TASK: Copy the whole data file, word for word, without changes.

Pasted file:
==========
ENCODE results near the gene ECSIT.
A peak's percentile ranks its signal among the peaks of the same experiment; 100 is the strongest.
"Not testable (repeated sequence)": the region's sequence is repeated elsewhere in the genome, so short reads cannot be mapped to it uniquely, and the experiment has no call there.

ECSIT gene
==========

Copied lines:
ENCODE results near the gene ECSIT.
A peak's percentile ranks its signal among the peaks of the same experiment; 100 is the strongest.
"Not testable (repeated sequence)": the region's sequence is repeated elsewhere in the genome, so short reads cannot be mapped to it uniquely, and the experiment has no call there.

ECSIT gene